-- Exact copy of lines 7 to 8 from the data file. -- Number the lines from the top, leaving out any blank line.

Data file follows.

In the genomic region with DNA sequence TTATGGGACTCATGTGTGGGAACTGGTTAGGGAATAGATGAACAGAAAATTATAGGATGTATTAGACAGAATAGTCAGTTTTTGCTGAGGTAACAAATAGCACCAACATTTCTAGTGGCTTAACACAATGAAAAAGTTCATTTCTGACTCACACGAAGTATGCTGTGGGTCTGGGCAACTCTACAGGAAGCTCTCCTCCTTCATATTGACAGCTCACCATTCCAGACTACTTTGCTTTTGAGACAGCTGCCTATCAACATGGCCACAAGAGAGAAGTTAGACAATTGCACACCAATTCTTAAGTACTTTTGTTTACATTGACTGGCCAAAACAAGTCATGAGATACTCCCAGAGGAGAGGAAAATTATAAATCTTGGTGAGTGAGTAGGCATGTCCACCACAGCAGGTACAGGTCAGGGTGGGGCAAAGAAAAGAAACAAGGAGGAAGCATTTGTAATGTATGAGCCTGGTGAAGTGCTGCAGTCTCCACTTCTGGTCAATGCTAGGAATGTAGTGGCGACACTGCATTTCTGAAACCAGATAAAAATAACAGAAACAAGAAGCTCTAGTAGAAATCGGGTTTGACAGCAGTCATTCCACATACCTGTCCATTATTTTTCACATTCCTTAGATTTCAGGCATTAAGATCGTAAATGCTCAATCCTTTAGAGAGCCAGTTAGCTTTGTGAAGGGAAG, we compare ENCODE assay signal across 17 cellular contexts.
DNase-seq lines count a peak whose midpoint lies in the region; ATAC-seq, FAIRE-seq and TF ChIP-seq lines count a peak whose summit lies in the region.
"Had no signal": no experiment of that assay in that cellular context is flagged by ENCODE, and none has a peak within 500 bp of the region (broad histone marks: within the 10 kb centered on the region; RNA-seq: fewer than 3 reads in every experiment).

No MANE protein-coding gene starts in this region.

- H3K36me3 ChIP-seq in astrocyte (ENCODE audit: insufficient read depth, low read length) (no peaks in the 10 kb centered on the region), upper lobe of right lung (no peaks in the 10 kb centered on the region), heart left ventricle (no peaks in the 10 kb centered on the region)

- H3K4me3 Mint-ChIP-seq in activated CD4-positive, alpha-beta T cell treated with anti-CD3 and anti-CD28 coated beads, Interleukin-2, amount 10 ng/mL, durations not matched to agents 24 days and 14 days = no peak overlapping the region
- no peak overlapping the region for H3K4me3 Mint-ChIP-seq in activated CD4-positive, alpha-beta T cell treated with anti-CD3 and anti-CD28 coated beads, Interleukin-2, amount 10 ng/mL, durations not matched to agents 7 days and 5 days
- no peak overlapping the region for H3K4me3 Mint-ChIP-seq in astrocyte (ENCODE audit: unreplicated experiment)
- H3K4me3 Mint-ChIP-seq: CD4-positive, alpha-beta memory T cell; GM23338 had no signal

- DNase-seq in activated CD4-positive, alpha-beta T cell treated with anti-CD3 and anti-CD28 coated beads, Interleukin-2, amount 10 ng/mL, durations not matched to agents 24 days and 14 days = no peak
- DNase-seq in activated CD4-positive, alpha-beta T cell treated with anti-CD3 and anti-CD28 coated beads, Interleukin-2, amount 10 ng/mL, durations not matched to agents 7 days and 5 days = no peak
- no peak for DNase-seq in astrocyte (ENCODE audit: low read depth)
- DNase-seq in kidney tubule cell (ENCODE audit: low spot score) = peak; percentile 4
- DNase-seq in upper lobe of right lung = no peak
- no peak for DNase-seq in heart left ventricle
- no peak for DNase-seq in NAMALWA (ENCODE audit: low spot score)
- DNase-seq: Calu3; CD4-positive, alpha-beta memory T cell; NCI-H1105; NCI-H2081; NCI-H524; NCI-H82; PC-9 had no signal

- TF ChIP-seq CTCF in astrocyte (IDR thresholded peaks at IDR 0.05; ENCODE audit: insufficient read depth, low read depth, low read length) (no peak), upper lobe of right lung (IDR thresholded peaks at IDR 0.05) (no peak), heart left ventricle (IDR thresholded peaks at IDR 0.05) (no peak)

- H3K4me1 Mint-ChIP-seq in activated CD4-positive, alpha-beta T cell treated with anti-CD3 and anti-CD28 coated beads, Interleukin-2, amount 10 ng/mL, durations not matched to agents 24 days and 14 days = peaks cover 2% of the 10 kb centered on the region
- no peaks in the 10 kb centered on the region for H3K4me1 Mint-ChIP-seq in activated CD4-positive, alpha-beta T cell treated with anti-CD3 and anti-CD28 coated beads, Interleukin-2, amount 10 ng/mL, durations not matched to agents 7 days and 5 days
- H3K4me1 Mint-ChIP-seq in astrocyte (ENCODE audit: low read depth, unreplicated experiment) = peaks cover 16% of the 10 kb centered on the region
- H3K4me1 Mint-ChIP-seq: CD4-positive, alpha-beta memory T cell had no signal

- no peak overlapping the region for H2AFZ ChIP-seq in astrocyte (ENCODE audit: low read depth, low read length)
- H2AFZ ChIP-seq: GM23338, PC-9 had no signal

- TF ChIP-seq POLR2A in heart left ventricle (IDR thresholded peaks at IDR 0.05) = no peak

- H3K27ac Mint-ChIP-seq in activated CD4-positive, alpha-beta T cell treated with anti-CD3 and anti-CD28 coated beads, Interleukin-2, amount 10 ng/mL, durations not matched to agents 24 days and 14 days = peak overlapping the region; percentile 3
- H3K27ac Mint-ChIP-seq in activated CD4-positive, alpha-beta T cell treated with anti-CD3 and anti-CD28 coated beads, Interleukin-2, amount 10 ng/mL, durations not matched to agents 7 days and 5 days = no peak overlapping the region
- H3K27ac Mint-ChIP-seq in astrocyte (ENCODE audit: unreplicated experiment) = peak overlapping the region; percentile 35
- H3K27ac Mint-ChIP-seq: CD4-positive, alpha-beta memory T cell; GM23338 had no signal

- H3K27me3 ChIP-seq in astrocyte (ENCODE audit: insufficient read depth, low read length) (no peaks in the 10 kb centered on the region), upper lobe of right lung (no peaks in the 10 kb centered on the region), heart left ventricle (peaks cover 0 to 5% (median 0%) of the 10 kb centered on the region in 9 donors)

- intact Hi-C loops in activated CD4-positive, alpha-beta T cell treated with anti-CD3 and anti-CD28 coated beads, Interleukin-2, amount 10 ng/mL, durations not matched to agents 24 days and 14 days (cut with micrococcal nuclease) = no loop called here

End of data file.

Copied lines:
- no peak overlapping the region for H3K4me3 Mint-ChIP-seq in activated CD4-positive, alpha-beta T cell treated with anti-CD3 and anti-CD28 coated beads, Interleukin-2, amount 10 ng/mL, durations not matched to agents 7 days and 5 days
- no peak overlapping the region for H3K4me3 Mint-ChIP-seq in astrocyte (ENCODE audit: unreplicated experiment)